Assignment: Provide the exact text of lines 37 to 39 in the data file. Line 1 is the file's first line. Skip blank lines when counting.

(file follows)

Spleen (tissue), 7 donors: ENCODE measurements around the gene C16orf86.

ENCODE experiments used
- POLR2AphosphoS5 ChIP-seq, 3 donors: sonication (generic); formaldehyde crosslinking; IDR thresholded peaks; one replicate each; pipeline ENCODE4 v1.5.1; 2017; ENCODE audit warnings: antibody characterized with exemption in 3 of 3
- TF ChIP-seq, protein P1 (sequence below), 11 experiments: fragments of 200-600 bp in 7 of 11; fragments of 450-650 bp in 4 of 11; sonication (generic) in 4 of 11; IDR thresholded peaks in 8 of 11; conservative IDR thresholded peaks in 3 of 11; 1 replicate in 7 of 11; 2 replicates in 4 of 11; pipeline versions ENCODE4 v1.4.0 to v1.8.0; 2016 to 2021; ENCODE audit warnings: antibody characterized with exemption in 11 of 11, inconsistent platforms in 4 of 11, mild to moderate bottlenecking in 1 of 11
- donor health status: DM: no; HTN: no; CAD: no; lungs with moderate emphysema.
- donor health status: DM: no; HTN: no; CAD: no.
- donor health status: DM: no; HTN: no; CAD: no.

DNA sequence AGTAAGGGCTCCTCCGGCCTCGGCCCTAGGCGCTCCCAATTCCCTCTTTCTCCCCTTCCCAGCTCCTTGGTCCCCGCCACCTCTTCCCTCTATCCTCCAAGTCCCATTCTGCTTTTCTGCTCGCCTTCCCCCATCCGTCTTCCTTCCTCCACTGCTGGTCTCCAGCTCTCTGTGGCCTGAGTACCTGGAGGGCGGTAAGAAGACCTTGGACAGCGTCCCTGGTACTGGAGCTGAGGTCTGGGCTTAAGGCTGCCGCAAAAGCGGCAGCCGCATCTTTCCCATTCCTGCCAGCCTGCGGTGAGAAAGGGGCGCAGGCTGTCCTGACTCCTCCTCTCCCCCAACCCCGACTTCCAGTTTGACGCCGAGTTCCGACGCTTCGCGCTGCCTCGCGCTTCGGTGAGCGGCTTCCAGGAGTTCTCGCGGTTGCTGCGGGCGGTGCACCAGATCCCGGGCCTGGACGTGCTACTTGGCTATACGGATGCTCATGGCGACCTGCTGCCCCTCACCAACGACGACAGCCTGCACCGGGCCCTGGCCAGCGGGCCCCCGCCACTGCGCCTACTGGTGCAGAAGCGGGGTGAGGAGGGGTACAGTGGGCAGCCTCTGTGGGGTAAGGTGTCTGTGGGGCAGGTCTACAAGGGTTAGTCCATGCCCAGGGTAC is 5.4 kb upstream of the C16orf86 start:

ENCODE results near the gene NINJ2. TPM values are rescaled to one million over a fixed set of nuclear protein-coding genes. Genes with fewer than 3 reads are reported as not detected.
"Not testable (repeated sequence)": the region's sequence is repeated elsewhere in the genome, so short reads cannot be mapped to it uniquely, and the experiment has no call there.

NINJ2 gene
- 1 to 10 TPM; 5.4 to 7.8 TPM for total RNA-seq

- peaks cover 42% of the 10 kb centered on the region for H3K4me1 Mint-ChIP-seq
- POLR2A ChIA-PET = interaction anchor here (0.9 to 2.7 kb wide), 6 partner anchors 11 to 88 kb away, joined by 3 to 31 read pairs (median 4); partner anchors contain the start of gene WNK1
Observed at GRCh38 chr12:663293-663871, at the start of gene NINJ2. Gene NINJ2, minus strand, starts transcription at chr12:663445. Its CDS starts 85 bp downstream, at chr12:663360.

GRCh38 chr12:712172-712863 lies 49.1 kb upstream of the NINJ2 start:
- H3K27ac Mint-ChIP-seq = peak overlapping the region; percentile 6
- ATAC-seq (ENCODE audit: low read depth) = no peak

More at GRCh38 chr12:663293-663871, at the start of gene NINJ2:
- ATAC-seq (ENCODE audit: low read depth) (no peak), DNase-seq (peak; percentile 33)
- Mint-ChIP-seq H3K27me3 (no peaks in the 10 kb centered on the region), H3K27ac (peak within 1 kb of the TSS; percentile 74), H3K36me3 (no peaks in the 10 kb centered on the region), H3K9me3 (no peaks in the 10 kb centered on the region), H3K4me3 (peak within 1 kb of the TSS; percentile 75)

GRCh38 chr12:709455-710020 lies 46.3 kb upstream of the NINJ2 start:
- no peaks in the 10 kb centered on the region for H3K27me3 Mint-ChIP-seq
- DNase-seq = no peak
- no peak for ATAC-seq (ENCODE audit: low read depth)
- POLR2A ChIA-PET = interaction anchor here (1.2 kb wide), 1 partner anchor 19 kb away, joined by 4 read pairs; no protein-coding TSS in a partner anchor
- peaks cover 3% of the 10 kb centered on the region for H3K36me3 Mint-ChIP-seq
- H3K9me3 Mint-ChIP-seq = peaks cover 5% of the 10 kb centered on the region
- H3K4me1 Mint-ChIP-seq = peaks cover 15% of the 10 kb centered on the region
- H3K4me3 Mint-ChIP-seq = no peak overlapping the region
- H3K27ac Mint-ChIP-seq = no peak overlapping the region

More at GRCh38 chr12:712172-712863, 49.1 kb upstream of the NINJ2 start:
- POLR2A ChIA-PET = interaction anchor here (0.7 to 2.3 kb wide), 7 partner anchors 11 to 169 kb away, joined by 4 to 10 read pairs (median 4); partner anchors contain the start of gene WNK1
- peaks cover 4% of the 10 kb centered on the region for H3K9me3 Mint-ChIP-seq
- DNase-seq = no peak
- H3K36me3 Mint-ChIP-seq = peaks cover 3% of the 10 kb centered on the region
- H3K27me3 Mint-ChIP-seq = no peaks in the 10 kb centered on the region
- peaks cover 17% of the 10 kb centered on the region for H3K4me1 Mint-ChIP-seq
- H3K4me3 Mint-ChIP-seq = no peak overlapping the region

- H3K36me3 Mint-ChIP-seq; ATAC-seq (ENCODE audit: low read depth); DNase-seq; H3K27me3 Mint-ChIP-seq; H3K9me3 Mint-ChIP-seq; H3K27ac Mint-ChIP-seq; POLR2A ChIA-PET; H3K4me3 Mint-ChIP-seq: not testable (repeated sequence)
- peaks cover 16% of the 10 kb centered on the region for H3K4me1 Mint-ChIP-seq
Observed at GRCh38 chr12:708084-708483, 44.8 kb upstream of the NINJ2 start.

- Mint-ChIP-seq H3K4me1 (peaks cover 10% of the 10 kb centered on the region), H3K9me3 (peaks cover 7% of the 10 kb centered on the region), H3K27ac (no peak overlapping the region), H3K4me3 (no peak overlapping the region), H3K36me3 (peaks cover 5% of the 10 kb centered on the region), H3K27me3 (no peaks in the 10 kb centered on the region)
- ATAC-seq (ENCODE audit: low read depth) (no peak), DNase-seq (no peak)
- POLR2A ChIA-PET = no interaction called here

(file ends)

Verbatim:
- H3K27me3 Mint-ChIP-seq = no peaks in the 10 kb centered on the region
- peaks cover 17% of the 10 kb centered on the region for H3K4me1 Mint-ChIP-seq
- H3K4me3 Mint-ChIP-seq = no peak overlapping the region